United States District Court, E.D. Washington
ORDER DENYING MOTION
F. SHEA, SENIOR UNITED STATES DISTRICT JUDGE.
the Court is Defendant/Movant Jose Manuel
Aguierre-Ganceda's “Memorandum of Law in Support of
28 U.S.C. § 2255, in the Alternative, Successive-in-Time
Motion Pursuant to 28 U.S.C. § 2255, ” ECF No.
244. Also before the Court is Mr. Aguierre-Ganceda's
related Motion for Appointment of Counsel, ECF No. 243. As
explained below, the Court lacks jurisdiction and therefore
denies relief and dismisses Mr. Aguierre-Ganceda's
successive § 2255 motion.
PROCEDURAL HISTORY AND PRIOR § 2255
2004, following jury trial, Mr. Aguirre-Ganceda was convicted
of conspiracy to distribute methamphetamine, distribution of
methamphetamine, possession with intent to distribute
methamphetamine, and endangering human life while illegally
manufacturing or attempting to illegally manufacture a
controlled substance. ECF No. 133. On August 18, 2004, the
Court sentenced Mr. Aguirre-Ganceda to the statutory minimum
of life imprisonment based on his four prior drug
convictions. See ECF Nos. 64, 151 & 220-2. The
U.S. Court of Appeals for the Ninth Circuit affirmed the
verdict and sentence. ECF No. 174. On October 16, 2006, the
U.S. Supreme Court denied Mr. Aguierre-Ganceda's Petition
for Writ of Certiorari. See ECF No. 187.
January 11, 2008, Mr. Aguierre-Ganceda filed his first §
2255 motion. ECF No. 180. In it, he claimed to have received
ineffective assistance from defense counsel and that the
sentencing enhancement under 21 U.S.C. § 851 for prior
drug convictions was unconstitional because the convictions
were not found proven beyond a reasonable doubt by a jury.
See ECF No. 180. The Court denied Mr.
Aguierre-Ganceda's first § 2255 motion as untimely
for failure to satisfy the one-year limitation period under
§ 2255(f), ECF No. 187, and the Ninth Circuit affirmed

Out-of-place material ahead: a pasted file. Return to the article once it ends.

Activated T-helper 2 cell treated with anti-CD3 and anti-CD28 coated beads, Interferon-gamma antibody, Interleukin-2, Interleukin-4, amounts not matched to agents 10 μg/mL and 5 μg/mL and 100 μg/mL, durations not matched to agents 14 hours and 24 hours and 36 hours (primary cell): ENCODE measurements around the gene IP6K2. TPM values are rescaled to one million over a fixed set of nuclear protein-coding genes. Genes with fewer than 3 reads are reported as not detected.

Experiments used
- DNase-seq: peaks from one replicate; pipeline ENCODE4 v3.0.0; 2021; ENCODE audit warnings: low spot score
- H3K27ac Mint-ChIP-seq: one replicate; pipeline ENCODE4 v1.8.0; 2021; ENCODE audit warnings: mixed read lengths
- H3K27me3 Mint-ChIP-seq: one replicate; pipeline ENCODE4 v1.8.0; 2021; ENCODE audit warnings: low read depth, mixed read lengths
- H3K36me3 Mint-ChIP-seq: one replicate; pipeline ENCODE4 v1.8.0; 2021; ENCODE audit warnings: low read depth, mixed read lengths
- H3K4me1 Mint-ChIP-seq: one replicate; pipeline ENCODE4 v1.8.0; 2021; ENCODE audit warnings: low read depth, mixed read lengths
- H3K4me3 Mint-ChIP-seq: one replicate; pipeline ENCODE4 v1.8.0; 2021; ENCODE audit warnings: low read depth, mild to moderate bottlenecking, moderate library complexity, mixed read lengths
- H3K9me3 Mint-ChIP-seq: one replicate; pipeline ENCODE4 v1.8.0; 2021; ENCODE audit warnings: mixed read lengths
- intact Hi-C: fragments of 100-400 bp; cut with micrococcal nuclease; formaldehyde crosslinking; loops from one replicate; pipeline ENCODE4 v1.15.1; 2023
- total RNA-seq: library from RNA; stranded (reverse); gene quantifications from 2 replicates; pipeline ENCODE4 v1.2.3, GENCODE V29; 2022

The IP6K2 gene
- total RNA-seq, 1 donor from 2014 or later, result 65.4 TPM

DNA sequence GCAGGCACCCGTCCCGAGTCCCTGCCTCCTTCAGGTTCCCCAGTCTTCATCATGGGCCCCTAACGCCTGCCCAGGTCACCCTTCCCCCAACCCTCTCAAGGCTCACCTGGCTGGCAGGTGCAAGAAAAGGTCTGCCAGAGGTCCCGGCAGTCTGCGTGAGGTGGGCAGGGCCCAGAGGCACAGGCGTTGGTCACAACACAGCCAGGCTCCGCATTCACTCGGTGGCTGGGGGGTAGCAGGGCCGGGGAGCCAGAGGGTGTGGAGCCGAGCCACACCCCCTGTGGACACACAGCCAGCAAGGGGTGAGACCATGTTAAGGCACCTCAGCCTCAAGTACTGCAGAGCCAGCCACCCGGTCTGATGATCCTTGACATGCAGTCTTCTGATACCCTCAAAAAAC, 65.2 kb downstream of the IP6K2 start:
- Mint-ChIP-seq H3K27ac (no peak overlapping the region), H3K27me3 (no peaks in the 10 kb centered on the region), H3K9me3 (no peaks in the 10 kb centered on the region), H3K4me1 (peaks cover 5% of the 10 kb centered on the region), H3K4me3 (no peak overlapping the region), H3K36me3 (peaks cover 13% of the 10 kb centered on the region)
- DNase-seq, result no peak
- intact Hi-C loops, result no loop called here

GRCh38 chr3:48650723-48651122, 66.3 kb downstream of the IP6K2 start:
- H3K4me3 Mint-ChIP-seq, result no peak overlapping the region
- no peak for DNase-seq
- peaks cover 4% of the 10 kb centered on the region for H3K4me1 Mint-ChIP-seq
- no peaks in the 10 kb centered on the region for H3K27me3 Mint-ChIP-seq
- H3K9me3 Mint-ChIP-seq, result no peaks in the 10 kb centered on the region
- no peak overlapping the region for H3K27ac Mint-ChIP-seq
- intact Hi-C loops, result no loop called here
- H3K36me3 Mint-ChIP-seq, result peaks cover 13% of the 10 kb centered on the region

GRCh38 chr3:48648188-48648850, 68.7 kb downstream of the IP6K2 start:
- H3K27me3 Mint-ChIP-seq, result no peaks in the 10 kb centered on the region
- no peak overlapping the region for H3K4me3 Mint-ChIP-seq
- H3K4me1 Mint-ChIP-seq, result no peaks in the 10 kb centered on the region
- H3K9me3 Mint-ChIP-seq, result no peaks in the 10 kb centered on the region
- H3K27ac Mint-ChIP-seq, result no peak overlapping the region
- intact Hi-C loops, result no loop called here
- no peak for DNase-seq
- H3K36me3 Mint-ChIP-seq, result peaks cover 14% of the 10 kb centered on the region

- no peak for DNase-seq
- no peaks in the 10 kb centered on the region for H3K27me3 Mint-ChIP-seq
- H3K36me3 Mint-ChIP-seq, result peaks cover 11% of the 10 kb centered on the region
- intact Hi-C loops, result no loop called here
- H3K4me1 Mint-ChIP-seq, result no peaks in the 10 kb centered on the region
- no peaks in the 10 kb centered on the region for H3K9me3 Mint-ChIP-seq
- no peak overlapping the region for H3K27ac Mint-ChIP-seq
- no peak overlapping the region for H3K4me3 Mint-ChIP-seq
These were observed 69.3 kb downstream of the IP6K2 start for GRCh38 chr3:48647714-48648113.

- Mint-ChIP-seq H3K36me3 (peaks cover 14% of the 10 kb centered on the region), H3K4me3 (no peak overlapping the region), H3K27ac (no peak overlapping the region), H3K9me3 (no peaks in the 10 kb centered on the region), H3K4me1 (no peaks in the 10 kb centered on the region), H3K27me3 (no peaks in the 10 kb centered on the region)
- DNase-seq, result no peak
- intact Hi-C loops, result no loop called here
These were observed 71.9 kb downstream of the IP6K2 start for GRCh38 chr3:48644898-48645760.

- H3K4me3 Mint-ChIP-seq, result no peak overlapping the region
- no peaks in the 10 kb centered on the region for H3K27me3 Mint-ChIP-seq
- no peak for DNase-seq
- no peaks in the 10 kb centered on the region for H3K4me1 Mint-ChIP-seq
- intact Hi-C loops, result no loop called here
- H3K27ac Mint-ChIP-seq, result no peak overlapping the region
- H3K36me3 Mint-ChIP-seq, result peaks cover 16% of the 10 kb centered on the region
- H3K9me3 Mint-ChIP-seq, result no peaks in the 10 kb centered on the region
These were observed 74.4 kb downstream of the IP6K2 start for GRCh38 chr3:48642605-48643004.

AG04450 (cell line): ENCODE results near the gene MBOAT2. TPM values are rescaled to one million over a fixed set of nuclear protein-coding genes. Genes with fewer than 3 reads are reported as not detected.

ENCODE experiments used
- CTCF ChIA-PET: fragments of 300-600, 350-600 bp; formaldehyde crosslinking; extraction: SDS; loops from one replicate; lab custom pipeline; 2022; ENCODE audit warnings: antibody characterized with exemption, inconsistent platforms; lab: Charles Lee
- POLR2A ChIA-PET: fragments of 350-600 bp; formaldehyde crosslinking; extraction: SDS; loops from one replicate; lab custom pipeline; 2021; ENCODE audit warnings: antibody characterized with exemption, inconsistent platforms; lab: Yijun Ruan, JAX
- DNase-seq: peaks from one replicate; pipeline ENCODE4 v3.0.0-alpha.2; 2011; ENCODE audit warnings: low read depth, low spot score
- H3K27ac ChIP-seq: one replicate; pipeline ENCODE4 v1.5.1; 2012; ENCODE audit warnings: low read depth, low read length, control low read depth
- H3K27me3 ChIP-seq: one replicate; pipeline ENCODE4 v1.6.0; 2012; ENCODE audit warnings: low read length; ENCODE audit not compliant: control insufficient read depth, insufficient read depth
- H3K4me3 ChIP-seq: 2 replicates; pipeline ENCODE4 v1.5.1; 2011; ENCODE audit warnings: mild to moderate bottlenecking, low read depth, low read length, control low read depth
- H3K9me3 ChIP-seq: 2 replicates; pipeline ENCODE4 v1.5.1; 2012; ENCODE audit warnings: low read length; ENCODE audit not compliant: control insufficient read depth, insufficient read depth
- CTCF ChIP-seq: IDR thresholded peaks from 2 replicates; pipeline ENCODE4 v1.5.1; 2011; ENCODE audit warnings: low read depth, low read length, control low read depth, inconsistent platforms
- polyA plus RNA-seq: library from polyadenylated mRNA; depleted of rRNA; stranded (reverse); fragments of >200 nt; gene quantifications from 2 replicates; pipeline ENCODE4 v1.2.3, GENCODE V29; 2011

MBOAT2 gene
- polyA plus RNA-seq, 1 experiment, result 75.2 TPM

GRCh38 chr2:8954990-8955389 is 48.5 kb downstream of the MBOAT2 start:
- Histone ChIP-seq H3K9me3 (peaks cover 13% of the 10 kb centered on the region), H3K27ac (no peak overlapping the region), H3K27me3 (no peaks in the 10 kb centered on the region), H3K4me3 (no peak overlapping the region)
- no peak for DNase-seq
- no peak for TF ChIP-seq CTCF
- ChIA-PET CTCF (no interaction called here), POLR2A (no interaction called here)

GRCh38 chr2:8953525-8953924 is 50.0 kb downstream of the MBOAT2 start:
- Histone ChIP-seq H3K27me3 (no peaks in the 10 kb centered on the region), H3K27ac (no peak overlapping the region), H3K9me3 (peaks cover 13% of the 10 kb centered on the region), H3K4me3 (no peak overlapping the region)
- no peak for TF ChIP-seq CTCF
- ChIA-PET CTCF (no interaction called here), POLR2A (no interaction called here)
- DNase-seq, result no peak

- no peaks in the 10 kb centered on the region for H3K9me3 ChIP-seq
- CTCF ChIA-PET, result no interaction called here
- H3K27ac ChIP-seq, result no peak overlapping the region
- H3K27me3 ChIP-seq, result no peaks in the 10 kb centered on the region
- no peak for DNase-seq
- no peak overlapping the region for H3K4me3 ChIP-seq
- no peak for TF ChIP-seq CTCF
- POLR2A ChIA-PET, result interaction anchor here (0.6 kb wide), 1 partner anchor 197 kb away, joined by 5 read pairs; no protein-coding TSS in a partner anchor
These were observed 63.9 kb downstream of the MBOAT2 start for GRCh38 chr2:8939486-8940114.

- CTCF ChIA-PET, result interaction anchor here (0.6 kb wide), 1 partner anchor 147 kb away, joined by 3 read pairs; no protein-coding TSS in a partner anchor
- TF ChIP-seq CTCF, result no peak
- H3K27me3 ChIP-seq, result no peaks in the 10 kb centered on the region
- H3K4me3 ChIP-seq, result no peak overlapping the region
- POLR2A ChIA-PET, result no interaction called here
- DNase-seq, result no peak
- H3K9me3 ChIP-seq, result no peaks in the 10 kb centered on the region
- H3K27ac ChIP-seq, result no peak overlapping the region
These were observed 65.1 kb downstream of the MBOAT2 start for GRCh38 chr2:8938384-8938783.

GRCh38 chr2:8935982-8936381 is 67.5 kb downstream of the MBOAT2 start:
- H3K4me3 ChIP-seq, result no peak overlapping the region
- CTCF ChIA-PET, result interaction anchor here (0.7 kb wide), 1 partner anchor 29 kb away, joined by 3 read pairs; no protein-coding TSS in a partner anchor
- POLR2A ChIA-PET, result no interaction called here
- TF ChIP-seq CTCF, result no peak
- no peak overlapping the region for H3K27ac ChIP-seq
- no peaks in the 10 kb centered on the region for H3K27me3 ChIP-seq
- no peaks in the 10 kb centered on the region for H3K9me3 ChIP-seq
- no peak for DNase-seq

this Court's denial, ECF No. 203.
March 2, 2015, Mr. Aguierre-Ganceda filed a motion for a
sentence reduction under U.S. Sentencing Guidelines §
1B1.1(b) and Amendment 782. ECF No. 219. The Court denied his
motion, however, because Amendment 782 could not alter the
fact that Count 1 carried a statutory mandatory minimum
sentence of life imprisonment due to his prior convictions.
See ECF No. 225.
6, 2015, Mr. Aguierre-Ganceda filed a second § 2255
motion, this time claiming that the U.S. Attorney's
Office was “using 21 U.S.C. § 851 as a weapon for
retaliation for exercising [the] right to proceed to trial by
jury.” ECF No. 236 at 6-7. The Court denied Mr.
Aguierre-Ganceda's second § 2255 motion for failure
to comply with § 2255(h), which requires certification
from the Ninth Circuit prior to filing a second § 2255
motion. See ECF No. 239.
Aguierre-Ganceda now brings another motion pursuant to §
2255. In his current motion, Mr. Aguierre-Ganceda argues that
under the categorical approach, each of his prior California
state convictions cannot qualify as a “prior conviction
for a felony drug offense” under 21 U.S.C. § 841
because the applicable California statutes are too broad.
See ECF No. 244. He also states that one of his four
prior California state convictions has been vacated.
See ECF No. 244 at 13. Once again, however, there is
no indication that Mr. Aguirre-Ganceda obtained Ninth Circuit
certification before filing the instant § 2255 motion.
2255(h) states, A second or successive motion must be
certified as provided in section 2244 by a panel of the
appropriate court of appeals to contain--
(1) newly discovered evidence that, if proven and viewed in
light of the evidence as a whole, would be sufficient to
establish by clear and convincing evidence that no reasonable
fact finder would have found the movant guilty of the
(2) a new rule of constitutional law, made retroactive to
cases on collateral review by the Supreme Court, that was
28 U.S.C. § 2255(h); see also Rules Governing
Section 2255 Proceedings in the United States District
Courts, Rule 9 - Second or Successive Motions (“Before
presenting a second or successive motion, the moving party
must obtain an order from the appropriate court of appeals
authorizing the district court to consider the motion . . .
rare cases, a literal interpretation of “second or
successive” will prevent meaningful federal review. The
U.S. Supreme Court has stated that it is “hesitant to
construe a statute, implemented to further the principles of
comity, finality, and federalism, in a manner that would
require unripe (and, often, factually unsupported) claims to
be raised as a mere formality, to the benefit of no
party.” Panetti v. Quarterman, 551 U.S. 930,
947 (2007). In Panetti, the Supreme Court laid out
three reasons for carving out limited exceptions to the
general requirement that certification be obtained from a
court of appeals prior to district court adjudication: (1)
the implications of adopting a literal interpretation of
“second or successive” for habeas practice, (2)